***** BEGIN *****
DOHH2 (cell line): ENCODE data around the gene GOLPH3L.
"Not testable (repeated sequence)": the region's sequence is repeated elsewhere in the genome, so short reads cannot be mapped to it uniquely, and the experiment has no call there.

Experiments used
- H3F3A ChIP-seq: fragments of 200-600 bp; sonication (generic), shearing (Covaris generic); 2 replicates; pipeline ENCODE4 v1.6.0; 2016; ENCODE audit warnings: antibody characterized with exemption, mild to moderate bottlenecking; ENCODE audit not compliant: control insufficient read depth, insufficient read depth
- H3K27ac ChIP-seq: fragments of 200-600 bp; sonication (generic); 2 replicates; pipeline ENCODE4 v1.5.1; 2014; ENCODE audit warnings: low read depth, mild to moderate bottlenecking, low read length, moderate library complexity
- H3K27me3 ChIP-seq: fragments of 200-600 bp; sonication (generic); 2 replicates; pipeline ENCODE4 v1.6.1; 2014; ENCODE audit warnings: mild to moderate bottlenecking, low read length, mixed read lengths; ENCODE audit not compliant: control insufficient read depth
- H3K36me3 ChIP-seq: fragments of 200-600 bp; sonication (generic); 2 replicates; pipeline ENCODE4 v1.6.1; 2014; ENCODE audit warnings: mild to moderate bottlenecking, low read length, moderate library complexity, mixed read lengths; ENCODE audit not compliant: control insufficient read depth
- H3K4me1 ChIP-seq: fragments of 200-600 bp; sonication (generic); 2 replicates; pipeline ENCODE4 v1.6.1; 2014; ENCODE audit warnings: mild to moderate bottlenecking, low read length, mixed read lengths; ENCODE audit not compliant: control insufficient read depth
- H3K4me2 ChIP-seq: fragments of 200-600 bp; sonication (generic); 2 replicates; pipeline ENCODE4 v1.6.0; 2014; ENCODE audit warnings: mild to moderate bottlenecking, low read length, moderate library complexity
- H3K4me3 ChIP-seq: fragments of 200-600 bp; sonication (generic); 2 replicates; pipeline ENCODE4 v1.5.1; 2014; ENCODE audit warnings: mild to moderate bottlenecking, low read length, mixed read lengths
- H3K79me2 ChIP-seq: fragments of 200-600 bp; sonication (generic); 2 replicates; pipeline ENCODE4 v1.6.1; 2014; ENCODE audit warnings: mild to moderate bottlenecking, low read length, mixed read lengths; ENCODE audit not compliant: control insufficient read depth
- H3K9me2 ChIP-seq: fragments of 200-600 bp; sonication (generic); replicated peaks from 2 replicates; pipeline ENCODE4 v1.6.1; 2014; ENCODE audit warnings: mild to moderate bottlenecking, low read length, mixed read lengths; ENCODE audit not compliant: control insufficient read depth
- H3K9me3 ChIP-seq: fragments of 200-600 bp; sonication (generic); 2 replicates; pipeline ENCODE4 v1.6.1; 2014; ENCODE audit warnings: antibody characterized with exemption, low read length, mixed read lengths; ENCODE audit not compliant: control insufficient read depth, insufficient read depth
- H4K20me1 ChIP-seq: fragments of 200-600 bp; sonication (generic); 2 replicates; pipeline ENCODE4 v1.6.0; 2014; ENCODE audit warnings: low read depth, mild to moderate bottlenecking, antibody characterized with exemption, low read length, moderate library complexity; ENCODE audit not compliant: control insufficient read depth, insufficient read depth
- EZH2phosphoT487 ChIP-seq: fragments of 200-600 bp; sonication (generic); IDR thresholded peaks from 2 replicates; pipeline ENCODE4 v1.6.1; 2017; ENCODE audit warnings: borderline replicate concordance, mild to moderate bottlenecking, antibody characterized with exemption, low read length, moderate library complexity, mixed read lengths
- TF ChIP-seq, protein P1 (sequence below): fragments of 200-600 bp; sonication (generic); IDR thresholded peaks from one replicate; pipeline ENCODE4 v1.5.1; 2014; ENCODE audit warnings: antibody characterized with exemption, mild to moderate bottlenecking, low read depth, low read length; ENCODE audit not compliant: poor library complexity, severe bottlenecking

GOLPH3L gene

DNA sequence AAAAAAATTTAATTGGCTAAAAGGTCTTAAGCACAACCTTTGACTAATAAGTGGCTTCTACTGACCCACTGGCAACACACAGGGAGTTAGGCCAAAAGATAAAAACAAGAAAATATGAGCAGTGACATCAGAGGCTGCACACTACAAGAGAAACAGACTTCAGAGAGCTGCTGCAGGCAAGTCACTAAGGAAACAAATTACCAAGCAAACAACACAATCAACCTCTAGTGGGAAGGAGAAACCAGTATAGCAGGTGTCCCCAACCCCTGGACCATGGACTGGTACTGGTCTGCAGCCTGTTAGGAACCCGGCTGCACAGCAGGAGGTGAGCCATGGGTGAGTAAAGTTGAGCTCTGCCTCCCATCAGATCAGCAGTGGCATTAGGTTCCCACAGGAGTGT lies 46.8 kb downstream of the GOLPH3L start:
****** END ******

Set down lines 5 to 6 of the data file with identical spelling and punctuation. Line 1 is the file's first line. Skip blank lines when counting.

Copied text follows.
- H3K27ac ChIP-seq: fragments of 200-600 bp; sonication (generic); 2 replicates; pipeline ENCODE4 v1.5.1; 2014; ENCODE audit warnings: low read depth, mild to moderate bottlenecking, low read length, moderate library complexity
- H3K27me3 ChIP-seq: fragments of 200-600 bp; sonication (generic); 2 replicates; pipeline ENCODE4 v1.6.1; 2014; ENCODE audit warnings: mild to moderate bottlenecking, low read length, mixed read lengths; ENCODE audit not compliant: control insufficient read depth